As humen, who are we to criticize other creatures’ feeding habits? I mean, we invented the cronut. Some animals, however, cant afford to be picky, so it was with some surprise that new research suggests Adlie penguins actually have a particular savor for jellyfish with rather prominent gonads. Each to their own, we guess.
Last year, researchers from the French and Japanese national Antarctic programs, backed by the World Wildlife Foundation( WWF ), studied Adlie penguins in their native habitat employing tiny penguin cams to assure what they get up to under the ice.
The footage was released last December and garnered lots of attention as people curiosity got the better of them.
However, the researchers were studying the footage closely too, in order totry and discover essential information about the behavior of these penguins that might help us to increase understanding of and protect them. A year later, they have released some of the results.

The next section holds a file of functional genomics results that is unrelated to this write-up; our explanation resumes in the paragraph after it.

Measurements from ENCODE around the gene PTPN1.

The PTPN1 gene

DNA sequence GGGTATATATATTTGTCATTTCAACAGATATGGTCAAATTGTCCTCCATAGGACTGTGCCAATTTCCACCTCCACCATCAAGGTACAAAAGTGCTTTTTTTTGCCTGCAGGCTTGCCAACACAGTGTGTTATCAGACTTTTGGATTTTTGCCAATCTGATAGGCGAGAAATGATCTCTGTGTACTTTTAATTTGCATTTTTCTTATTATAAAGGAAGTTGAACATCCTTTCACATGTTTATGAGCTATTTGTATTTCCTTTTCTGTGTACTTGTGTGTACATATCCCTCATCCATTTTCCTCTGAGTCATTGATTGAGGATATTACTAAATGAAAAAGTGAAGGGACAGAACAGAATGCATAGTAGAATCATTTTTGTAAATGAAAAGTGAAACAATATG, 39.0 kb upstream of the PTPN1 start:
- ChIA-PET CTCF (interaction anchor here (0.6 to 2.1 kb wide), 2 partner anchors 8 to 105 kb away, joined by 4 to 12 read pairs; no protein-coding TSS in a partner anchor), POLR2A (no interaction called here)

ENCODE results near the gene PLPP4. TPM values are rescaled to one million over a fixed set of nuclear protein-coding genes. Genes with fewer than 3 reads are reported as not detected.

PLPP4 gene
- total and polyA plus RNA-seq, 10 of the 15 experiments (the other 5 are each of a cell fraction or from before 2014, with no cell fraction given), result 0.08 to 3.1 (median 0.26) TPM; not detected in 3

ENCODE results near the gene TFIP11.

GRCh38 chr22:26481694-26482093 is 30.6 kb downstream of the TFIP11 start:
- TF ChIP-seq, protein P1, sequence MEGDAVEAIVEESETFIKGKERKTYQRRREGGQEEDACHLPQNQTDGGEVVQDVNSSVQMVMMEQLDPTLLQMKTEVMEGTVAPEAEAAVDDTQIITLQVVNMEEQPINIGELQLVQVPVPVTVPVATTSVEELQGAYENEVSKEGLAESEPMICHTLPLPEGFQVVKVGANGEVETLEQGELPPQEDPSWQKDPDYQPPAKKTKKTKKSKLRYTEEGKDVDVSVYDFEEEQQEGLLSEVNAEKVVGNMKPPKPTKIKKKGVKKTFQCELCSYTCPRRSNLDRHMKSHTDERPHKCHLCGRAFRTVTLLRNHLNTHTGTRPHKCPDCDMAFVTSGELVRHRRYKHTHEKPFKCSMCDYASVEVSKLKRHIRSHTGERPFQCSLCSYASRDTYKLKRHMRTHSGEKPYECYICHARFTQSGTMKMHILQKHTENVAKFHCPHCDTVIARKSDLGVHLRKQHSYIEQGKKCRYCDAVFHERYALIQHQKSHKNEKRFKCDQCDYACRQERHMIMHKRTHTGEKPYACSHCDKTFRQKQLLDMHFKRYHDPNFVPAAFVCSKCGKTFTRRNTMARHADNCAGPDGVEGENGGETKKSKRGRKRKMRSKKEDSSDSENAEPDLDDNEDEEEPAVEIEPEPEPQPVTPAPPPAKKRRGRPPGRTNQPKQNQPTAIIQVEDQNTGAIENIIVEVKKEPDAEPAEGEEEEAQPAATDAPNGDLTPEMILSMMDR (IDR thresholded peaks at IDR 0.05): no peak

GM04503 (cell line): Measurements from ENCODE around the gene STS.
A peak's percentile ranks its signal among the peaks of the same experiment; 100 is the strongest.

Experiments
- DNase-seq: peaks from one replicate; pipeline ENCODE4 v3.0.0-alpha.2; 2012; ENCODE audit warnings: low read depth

The fact that penguins are happy to feed upon krill is well-documented, however the footage showed that even if krill was available to snack on, the penguins insteadmade a beeline forjellyfish with largegonads when they were in the vicinity.
“We were surprised to see the penguins go for jellyfish, Jean-Baptiste Thiebot of Japan’s National Institute of Polar Science said. It raised the question: is this new behavior for Adlie penguins, possibly developed because they had a hard time seeing food during this year of very unusual sea-ice conditions? Or is it simply newly revealed by using this video approach to study their diet? “
The researchers suspect that the reason penguins go for the particularlyeye-catching gonads is because they offer up a higher nutritious protein content than the rest of the jellyfish.
The wildlife information gathered by the researchers and their penguin cams is being used by the WWF to help in the creation of marine protected areas around the Antarctic. Species like Adlie penguins are already being affected by overfishing and climate change, so understanding more about their feeding habits will go a long way towards understanding the threats posed to them and how to manage them in the future.
A year on from the release of the penguin cam footage, its clear that we still have a lot to learn about Adlie penguins and other ice species, ” Rod Downie, WWF Polar Programme Manager, said. “The results devote us a better understanding of how they are likely respond to climate change and related transformations in the Antarctic food web.”